PlaneImagine you are sitting in a conference room. You and various other members of the company are discussing a major new marketing initiative (or any sort of business strategy or plan, really). Now, imagine that, out all the people sitting in this room with you, two stand out to you in particular:

  1. Person A is quick with their words, a loud, passionate speaker. It is clear that, whenever Person A speaks, they are confident about what they have to say, and this confidence is contagious.
  2. Person B is much quieter. When Person B does speak, they’re usually asking a question. They use a lot of “ums” and “uhs” in their speech. Person B also seems to look around the room a lot. Sometimes, it doesn’t even seem like they are paying attention to what others are saying.

How do you feel about each of these people? If you’re like most of us, you probably look at Person A and think, “Wow, now that person is smart.” On the other hand, you probably discount Person B as relatively useless. After all, they aren’t contributing to the discussion! They’re just asking a bunch of questions.

The problem is that Person B may be in the process of formulating a breakthrough idea that will take your marketing initiative (or whatever it is) to the next level — except, Person B will likely get drowned out as all the attendees of the meeting latch on to Person A’s charismatic style.

Collaborative Intelligence: Thinking With People Who Think Differently, a new book from Dawna Markova, Ph.D. and CEO emeritus of Professional Thinking Partners, and Angie McArthur, current CEO of Professional Thinking Partners, aims to address precisely this problem — that is, our lack of ability to understand and leverage intellectual diversity.

Markova and McArthur define collaborative intelligence as “the measure of your ability to think with others on behalf of what matters to you all.”

“The premise of the book is that we understand diversity when it comes to culture, race, and sex, but we don’t really understand thinking diversity, nor do we have the tools to leverage it — especially in the meeting place at work,” McArthur explains.

The book, which centers around four strategies for activating collaborative intelligence, seeks to help people and companies “actually leverage diversity, instead of having it be a barrier,” McArthur says.

To learn more about what collaborative intelligence is and why it matters, I sat down for a long chat with McArthur via phone. What follows is a transcript of our talk, minimally edited for style and clarity. Why is now the time for collaborative intelligence to come to the forefront in our lives? What makes the matter so pressing? Girl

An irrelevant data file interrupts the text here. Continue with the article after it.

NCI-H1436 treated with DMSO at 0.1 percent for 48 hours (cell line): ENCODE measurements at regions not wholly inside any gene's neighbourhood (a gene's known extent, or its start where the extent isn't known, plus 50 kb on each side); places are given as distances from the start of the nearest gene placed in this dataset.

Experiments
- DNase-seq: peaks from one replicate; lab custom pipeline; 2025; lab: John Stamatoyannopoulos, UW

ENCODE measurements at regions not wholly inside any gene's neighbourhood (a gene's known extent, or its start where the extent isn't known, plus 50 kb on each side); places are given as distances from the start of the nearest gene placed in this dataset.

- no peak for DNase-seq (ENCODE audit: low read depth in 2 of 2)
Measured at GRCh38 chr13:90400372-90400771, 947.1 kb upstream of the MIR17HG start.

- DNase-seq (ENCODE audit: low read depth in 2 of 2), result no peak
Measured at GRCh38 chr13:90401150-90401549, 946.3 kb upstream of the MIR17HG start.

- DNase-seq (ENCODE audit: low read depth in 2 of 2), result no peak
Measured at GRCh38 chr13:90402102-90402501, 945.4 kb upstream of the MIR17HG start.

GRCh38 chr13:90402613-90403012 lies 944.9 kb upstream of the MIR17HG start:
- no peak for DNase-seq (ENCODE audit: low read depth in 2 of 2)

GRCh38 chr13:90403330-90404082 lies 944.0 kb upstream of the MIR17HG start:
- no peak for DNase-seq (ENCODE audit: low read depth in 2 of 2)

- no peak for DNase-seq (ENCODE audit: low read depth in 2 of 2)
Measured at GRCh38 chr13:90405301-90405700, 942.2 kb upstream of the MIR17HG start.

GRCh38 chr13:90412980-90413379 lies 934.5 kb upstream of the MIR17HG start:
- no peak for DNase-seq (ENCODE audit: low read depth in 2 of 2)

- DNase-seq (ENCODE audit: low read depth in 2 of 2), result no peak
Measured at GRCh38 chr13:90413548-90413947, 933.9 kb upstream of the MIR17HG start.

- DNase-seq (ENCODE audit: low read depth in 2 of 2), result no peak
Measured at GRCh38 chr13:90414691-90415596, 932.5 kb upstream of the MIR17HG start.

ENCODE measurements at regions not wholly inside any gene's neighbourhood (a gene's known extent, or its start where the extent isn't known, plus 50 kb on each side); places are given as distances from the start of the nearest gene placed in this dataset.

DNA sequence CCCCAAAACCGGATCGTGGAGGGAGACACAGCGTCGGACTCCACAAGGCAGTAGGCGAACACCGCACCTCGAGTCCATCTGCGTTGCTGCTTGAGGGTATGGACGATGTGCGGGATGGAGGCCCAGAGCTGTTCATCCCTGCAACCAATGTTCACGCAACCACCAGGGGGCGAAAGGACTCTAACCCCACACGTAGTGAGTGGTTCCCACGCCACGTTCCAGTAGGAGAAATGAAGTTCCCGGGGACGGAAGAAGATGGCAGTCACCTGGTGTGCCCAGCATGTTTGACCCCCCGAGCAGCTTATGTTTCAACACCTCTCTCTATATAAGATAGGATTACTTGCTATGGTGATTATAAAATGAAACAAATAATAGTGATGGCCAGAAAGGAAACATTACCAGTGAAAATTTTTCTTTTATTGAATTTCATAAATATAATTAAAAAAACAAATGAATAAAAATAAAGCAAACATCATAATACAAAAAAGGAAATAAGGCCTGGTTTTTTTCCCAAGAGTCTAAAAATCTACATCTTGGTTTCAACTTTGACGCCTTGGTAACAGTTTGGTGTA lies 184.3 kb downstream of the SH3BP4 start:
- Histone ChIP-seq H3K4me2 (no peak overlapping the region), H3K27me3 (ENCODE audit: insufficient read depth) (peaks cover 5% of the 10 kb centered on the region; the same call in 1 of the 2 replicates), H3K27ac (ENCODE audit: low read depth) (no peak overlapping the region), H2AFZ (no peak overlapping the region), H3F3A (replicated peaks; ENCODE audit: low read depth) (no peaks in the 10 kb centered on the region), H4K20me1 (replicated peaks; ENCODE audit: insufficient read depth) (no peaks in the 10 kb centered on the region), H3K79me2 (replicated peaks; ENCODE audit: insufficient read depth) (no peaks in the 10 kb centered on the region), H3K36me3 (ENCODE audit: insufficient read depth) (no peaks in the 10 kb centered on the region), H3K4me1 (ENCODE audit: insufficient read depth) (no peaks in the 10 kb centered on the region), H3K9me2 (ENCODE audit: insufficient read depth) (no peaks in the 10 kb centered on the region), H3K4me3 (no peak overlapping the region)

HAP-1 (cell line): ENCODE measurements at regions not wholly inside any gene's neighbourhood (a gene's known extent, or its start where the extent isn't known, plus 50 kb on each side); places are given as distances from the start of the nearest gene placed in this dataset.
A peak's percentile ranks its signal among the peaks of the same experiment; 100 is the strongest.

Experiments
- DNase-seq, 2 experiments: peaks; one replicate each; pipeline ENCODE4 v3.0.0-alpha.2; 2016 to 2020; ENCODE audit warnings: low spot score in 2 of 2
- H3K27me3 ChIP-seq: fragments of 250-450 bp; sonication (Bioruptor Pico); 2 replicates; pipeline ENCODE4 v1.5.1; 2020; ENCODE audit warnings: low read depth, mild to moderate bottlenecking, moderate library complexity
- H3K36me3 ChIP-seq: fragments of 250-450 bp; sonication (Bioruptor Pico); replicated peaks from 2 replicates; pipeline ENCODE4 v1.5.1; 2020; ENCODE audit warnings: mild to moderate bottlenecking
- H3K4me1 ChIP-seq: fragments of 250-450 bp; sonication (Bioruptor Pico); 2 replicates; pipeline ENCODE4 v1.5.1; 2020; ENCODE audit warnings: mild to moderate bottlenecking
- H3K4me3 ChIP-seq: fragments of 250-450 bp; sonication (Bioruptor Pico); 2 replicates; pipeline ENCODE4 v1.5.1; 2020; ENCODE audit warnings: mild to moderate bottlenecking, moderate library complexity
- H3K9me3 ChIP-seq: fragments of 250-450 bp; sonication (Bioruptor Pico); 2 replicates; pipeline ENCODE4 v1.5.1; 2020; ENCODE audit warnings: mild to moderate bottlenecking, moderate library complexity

Angie McArthur: Never before have we had to work across so many different barriers and boundaries. For example, I was on the phone this morning with a man from India. I’ve never met the man before in my life. At work today, we really have to understand how diversity shows up — not only culturally, but also in terms of thinking diversity.

I also don’t know of one single challenge that we’re facing right now that doesn’t require some of the greatest minds to show up with their full capacity. Especially the young minds coming out of college, the millennials — they have so many great fresh ideas, so many great abilities that we want to capitalize on. How do we bring that more to the forefront?

We have a lot of old, stagnant ways of thinking together, but what I think this time requires of us is ways in which we can really think together across time zones, boundaries, age differences, etc., because the challenges that we are facing are so extraordinary.

RC: You mentioned earlier that you define collaborative intelligence as “the measure of your ability to think with others on behalf of what matters to you all.” Can you expand on that?

AM: This work came from sitting boarding meetings and corporate meeting headquarters all over the world for the last 50 years, watching what was happening. We saw how homogeneous many teams had become in their thinking. Companies would hire us to help them understand what their real issues were, and the challenge always turned out to be: we hire people who think just like we do.

When someone is completely different from us — when they show up with different behaviors and different ways of thinking – we tend to reject them. That’s because these differences don’t show up in tiny, neat packages. There’s a breakdown when these differences show up.